Assassination of Alexander II of Russia
|Date||March 13, 1881|
|Location||Near the Catherine Canal, Saint Petersburg|
|Coordinates||59°56′24″N 30°19′43″E / 59.94000°N 30.32861°ECoordinates: 59°56′24″N 30°19′43″E / 59.94000°N 30.32861°E|
|Deaths||Alexander II of Russia, Ignacy Hryniewiecki, Alexander Maleichev, Nikolai M. Zakharov, and possibly others.|
|Convicted||Members of Narodnaya Volya|
|Weapon||Nitroglycerin and pyroxilin bombs|
On 13 March [1 March, Old Style], 1881, Alexander II, the Emperor of Russia, was assassinated in Saint Petersburg, Russia while returning to the Winter Palace from Mikhailovsky Manège in a closed carriage.
The assassination was planned by the Executive Committee of Narodnaya Volya ("People's Will"), chiefly by Andrei Zhelyabov. Of the four assassins coordinated by Sophia Perovskaya, two of them actually committed the deed. One assassin, Nikolai Rysakov, threw a bomb which damaged the carriage, prompting the Tsar to disembark. At this point a second assassin, Ignacy Hryniewiecki, threw a bomb that fatally wounded Alexander II.
Alexander II had previously survived several attempts on his life, including the attempts by Dmitry Karakozov and Alexander Soloviev, the attempt to dynamite the imperial train in Zaporizhzhia, and the bombing of the Winter Palace in February 1880. The assassination is popularly considered to be the most successful action by the Russian nihilist movement of the 19th century.
On 25–26 August 1879, on the anniversary of his coronation, the 22-member Executive Committee of Narodnaya Volya resolved to assassinate Alexander II in the hopes that it would precipitate a revolution. Over the subsequent year and a half, the various attempts on Alexander's life had ended in failure. The Committee then decided to assassinate Alexander II on his way back to the Winter Palace following his usual Sunday visit to the Mikhailovsky Manège. Andrei Zhelyabov was the chief organizer of the plot. The group had observed his routines for a couple of months and was able to deduce the alternate intentions of the entourage. They found that the Tsar would either head for home by going through Malaya Sadovaya Street or by driving along the Catherine Canal. If by the Malaya Sadovaya, the plan was to detonate a mine placed under the street. To further ensure the success of the plot, four bomb-throwers were to loiter at the corners of the street; after the explosion, all of them were to close in on the Tsar and use their bombs if necessary. If, on the other hand, the Tsar passed by the canal, the bomb-throwers alone were to be relied upon. Ignacy Hryniewiecki (Ignaty Grinevitsky), Nikolai Rysakov, Timofey Mikhailov, and Ivan Yemelyanov had volunteered as bomb-throwers.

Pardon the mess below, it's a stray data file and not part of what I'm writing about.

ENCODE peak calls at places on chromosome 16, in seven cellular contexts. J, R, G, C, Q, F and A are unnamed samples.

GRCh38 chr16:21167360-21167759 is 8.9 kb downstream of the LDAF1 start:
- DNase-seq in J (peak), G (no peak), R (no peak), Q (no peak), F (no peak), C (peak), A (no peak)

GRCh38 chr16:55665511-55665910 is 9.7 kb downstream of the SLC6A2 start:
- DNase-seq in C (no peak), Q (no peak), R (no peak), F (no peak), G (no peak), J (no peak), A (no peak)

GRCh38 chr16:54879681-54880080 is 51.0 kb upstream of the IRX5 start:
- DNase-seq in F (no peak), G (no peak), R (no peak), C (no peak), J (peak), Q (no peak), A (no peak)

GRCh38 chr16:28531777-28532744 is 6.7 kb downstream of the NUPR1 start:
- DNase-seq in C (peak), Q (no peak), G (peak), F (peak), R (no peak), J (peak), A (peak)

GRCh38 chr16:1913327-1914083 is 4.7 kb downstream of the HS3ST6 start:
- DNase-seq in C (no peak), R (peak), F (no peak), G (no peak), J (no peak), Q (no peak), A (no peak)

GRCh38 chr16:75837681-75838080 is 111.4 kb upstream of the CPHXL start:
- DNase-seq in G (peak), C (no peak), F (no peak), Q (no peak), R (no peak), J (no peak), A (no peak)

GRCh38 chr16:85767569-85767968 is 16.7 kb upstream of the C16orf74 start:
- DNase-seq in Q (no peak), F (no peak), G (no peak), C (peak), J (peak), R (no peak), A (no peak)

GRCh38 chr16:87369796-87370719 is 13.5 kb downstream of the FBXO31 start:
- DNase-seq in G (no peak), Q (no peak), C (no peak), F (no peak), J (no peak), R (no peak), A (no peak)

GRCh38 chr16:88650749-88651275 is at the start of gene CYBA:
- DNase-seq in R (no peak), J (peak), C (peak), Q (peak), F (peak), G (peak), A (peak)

The group opened a cheese store in the Eliseyev Emporium on Malaya Sadovaya, and used one of the rooms to dig a tunnel extending to the middle of the street, where they would lay large quantities of dynamite. The hand-held bombs were designed and chiefly manufactured by Nikolai Kibalchich. The night before the attack, Perovskaya along with Vera Figner (also one of seven women on the Executive Committee) helped assemble the bombs.
Zhelyabov was to have directed the bombing, and he was supposed to assail Alexander II with dagger or pistol in case both the mine and the bombs were unsuccessful. When Zhelyabov was arrested two days prior to the attack, his wife Sophia Perovskaya took the reins.
The Tsar travelled both to and from the Manège in a closed two-seater carriage drawn by a pair of horses. He was accompanied by five mounted Cossacks and Frank (Franciszek) Joseph Jackowski, a Polish noble, with a sixth Cossack sitting on the coachman's left. The emperor's carriage was followed by three sleighs carrying, among others, the chief of police Colonel Dvorzhitzky and two officers of the Gendarmerie.
On the afternoon of 13 March, after having watched the manoeuvres of two Guard battalions at the Manège, the Tsar's carriage turned into Bolshaya Italyanskaya Street, thus avoiding the mine in Malaya Sadovaya. Perovskaya, by taking out a handkerchief and blowing her nose as a predetermined signal, dispatched the assassins to the Canal. On his way back, the Tsar also decided to pay a brief visit to his cousin, the Grand Duchess Catherine. This gave the bombers ample time to reach the Canal on foot; with the exception of Mikhailov, they all took up their new positions.
At 2:15 PM, the carriage had gone about 150 yards down the quay until it encountered Rysakov who was carrying a bomb wrapped in a handkerchief. On the signal being given by Perovskaya, Rysakov threw the bomb under the Tsar's carriage. The Cossack who rode behind (Alexander Maleichev) was mortally wounded and died later that day. Among those injured was a fourteen year old peasant boy (Nikolai Zakharov) who served as a delivery boy in a butcher's shop. However, the explosion had only damaged the bulletproof carriage. The emperor emerged shaken but unhurt. Rysakov was captured almost immediately. Police Chief Dvorzhitsky heard Rysakov shout out to someone else in the gathering crowd. The coachman implored the Emperor not to alight. Dvorzhitzky offered to drive the Tsar back to the Palace in his sleigh. The Tsar agreed, but he decided to first see the culprit, and to survey the damage. He expressed solicitude for the victims. To the anxious inquires of his entourage, Alexander replied, "Thank God, I'm untouched".